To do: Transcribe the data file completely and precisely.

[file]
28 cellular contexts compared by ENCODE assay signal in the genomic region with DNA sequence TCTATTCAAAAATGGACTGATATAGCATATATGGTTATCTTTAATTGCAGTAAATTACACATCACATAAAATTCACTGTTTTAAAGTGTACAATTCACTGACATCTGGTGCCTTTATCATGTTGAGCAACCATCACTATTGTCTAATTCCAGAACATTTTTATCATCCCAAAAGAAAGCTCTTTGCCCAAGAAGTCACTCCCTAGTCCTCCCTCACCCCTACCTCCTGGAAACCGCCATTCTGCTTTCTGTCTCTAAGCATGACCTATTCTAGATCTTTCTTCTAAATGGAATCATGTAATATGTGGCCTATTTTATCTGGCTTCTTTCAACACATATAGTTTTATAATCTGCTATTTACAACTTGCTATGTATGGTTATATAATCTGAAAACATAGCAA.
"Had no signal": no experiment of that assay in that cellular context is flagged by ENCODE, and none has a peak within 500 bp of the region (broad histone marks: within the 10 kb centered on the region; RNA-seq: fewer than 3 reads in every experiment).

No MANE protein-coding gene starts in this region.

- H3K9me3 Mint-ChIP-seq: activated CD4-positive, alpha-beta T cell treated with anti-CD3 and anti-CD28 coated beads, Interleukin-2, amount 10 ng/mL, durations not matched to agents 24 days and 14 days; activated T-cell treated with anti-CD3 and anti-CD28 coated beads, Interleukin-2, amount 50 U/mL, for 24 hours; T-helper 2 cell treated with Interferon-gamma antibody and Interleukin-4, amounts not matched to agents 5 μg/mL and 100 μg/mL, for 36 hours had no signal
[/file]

28 cellular contexts compared by ENCODE assay signal in the genomic region with DNA sequence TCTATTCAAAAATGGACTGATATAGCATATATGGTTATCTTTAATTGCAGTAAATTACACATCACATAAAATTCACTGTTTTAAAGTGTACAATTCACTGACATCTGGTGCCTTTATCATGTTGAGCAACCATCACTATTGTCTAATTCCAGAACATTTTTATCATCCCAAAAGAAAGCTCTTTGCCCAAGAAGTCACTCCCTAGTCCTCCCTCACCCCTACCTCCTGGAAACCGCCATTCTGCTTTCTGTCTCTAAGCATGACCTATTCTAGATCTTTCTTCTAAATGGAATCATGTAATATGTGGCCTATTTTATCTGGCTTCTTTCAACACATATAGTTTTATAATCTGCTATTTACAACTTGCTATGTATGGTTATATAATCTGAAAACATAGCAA.
"Had no signal": no experiment of that assay in that cellular context is flagged by ENCODE, and none has a peak within 500 bp of the region (broad histone marks: within the 10 kb centered on the region; RNA-seq: fewer than 3 reads in every experiment).

No MANE protein-coding gene starts in this region.

- H3K9me3 Mint-ChIP-seq: activated CD4-positive, alpha-beta T cell treated with anti-CD3 and anti-CD28 coated beads, Interleukin-2, amount 10 ng/mL, durations not matched to agents 24 days and 14 days; activated T-cell treated with anti-CD3 and anti-CD28 coated beads, Interleukin-2, amount 50 U/mL, for 24 hours; T-helper 2 cell treated with Interferon-gamma antibody and Interleukin-4, amounts not matched to agents 5 μg/mL and 100 μg/mL, for 36 hours had no signal